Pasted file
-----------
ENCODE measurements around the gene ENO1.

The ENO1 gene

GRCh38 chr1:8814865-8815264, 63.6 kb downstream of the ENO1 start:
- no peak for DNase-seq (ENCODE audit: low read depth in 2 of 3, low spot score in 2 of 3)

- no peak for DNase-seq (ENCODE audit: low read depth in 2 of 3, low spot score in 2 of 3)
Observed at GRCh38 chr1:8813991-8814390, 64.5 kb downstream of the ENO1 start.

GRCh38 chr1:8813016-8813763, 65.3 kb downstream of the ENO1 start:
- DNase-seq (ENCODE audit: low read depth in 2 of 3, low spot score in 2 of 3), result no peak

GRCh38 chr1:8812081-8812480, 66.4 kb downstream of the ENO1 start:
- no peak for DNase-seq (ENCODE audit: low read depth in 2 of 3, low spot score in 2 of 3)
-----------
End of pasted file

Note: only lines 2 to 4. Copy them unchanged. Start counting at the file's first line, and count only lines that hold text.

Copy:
The ENO1 gene

GRCh38 chr1:8814865-8815264, 63.6 kb downstream of the ENO1 start:
- no peak for DNase-seq (ENCODE audit: low read depth in 2 of 3, low spot score in 2 of 3)